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בס"ד

Thoughts on Deuteronomy 30:6

(In continuation from Vol. V., page 441.)

No. V.

Divine Agency in the Restoration of Israel

My Dear Friend,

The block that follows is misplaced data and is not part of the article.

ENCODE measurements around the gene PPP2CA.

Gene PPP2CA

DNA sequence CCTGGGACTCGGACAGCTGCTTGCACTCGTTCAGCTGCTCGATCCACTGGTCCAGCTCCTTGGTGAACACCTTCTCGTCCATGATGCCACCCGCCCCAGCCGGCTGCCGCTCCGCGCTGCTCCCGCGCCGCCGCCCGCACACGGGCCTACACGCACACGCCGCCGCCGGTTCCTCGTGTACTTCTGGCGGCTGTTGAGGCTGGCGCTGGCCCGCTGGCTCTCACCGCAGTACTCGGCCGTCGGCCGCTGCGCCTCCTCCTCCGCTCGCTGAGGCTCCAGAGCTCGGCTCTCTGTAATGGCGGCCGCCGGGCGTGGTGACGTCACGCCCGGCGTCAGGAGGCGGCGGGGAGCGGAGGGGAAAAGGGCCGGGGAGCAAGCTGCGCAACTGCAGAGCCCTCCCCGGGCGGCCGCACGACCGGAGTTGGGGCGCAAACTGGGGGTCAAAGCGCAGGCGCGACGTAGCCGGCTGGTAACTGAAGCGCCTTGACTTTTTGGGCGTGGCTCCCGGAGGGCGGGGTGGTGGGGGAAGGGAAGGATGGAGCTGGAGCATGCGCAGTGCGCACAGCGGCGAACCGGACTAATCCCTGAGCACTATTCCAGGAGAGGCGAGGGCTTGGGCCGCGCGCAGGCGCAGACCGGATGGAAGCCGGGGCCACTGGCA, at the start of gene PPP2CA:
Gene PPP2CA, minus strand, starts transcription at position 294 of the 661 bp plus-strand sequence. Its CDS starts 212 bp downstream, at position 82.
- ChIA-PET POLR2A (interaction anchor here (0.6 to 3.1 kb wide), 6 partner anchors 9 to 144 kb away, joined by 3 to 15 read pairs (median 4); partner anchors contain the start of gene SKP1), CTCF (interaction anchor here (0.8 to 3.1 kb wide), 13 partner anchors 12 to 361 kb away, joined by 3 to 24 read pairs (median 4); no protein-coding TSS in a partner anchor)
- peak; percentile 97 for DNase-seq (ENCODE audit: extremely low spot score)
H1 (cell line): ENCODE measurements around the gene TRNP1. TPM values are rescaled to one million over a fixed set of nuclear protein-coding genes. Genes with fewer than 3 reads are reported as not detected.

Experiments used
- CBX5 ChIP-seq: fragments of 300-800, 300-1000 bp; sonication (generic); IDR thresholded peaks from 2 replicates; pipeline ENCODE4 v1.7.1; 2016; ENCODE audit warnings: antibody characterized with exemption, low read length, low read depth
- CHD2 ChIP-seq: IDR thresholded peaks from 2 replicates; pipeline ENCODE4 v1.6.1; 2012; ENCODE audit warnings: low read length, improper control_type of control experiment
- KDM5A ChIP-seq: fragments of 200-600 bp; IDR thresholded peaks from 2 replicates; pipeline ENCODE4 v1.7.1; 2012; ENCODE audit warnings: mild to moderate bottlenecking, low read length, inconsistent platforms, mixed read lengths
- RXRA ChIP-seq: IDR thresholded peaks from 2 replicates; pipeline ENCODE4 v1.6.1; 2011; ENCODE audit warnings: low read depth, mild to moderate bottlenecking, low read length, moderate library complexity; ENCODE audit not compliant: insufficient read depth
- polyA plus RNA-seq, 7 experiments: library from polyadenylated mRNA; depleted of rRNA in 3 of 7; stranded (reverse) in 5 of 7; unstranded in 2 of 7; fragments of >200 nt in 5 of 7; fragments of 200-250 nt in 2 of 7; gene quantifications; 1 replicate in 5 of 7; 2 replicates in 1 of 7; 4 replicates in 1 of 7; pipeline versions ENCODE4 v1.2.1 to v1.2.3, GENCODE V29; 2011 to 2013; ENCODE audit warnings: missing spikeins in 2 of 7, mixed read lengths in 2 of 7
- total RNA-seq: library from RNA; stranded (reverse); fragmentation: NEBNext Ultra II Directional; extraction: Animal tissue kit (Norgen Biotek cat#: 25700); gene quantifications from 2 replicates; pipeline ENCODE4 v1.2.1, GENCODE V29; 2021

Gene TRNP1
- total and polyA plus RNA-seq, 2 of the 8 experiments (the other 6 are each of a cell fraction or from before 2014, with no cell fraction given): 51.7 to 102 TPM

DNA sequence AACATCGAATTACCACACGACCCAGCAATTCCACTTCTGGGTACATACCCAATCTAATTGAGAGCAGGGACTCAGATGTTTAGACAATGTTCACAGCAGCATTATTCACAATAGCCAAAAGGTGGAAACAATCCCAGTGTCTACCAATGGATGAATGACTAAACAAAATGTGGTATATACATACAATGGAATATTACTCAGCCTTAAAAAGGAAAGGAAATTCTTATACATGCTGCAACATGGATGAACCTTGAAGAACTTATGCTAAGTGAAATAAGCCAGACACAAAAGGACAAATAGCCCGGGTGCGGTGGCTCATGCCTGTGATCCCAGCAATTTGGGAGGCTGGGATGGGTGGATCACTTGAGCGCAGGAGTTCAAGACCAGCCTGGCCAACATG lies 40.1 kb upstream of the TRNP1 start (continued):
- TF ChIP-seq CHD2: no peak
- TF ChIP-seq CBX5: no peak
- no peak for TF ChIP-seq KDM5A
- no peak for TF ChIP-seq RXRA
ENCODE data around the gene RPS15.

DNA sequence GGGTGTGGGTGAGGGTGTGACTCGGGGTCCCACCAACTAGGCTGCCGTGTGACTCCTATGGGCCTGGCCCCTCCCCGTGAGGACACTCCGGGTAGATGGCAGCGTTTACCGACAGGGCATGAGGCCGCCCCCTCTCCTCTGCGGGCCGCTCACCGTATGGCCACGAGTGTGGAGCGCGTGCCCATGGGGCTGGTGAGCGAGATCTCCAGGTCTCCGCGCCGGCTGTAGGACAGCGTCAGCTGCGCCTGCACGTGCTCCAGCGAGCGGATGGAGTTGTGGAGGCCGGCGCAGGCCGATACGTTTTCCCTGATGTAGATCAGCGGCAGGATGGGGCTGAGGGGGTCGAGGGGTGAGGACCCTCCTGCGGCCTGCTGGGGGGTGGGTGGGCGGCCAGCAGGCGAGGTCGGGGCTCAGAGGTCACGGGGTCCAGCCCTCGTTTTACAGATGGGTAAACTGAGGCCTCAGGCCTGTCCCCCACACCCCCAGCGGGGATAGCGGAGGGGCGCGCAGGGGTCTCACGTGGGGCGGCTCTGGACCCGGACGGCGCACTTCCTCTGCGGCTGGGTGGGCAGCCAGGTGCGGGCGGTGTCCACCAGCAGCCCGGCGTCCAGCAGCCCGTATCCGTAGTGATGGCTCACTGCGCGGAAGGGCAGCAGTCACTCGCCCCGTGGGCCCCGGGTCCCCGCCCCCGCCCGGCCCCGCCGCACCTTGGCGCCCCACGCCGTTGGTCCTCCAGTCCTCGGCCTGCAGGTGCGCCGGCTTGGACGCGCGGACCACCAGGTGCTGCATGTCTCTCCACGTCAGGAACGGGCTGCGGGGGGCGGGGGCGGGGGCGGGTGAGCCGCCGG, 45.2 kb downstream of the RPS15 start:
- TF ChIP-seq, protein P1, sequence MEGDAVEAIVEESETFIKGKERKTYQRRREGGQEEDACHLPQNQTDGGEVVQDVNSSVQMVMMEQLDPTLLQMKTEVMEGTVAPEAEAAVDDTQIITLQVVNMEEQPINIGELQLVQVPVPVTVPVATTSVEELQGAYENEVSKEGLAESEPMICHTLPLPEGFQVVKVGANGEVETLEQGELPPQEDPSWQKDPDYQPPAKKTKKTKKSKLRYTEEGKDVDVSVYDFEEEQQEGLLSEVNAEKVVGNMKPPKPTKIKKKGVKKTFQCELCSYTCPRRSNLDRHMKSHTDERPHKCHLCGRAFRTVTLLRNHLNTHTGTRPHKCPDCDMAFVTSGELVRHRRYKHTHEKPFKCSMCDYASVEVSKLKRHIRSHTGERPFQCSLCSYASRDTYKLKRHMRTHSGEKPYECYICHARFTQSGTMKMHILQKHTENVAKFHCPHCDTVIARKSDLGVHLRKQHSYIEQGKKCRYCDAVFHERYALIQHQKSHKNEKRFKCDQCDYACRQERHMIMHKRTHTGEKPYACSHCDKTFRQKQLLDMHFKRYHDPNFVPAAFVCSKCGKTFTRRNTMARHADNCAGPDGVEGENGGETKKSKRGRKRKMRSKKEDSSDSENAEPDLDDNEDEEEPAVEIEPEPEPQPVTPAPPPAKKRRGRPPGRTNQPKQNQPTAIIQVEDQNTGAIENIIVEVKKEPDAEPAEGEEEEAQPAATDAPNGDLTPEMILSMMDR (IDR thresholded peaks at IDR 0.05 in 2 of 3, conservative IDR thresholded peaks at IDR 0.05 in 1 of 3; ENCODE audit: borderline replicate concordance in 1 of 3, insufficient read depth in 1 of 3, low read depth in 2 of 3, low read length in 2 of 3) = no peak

Our first attention must now be given to some objections. It probably still occurs to you with great force, as an objection, that an exceeding great reward is promised to Abraham. On this point, permit me, in addition to what I have already said, to present a parallel case which clearly settles the question that a man’s whole dependence may be on unmerited mercy, yet he may ask and receive a reward. Nehemiah frequently and plainly asks to be rewarded. He says, “Think upon me, my God, for good, according to all that I have done for this people.” On another occasion, he prays, “Remember me, O my God, concerning this, and wipe not out my good deeds that I have done for the house of my God, and for the offices thereof.” It is the prayer of the sane man, “Spare me according to the greatness of thy mercy.” In the ninth chapter of the Book of Nehemiah, we find him and several outer Israelites, acknowledging that they had done wickedly, and that God had done justly in bringing upon them all the afflictions of captivity and persecution; and they attribute their being spared entirely to mercy. Speaking of Israel, they confess, “Nevertheless for thy great mercies’ sake, Thou didst not utterly consume them nor forsake them; for thou art a merciful and gracious God.” The man who thus attributes the escape of himself and people from utter destruction to the mercy of God, has doubtless no hope of a reward except from the same mercy. Another objection is that if God does not bless us in precise accordance with our previous merit, he acts arbitrarily and blindly. This objection begs the whole question in taking for granted that man, previous to the circumcision of his natural heart, does deserve the favour of <<25>>God. It is an objection that ought never to come from short-sighted man, as it presumes that all reason for divine favour to man must lie in human merit. Let the objector survey every thought of the Divine Mind, let him search through all the plan of eternity, through all the possibilities and predestinated certainties of the endless future, through all the eternal and infinite depths of divine wisdom, justice, and love; let him prove that there is in all these heights and depths, an universal blank of any motive for the outgoing of mercy to undeserving man in one case, and the full display of justice in another case: having accomplished all this search,—more than any finite mind can accomplish,—let him then assert that in human merit is the only motive and only measure of the displays of God’s mercy. Let him behold the wrath of God burning on Mount Sinai, and the whole congregation on the point of destruction, for their worship of the calf. Let him then hear the voice of God, וחנתי את אשר אחן ורחמתי את אשר ארחם “And will be gracious to whom I will be gracious, and will show mercy on whom I will show mercy.” This is a voice of sovereignty that should rebuke effectually every such objection.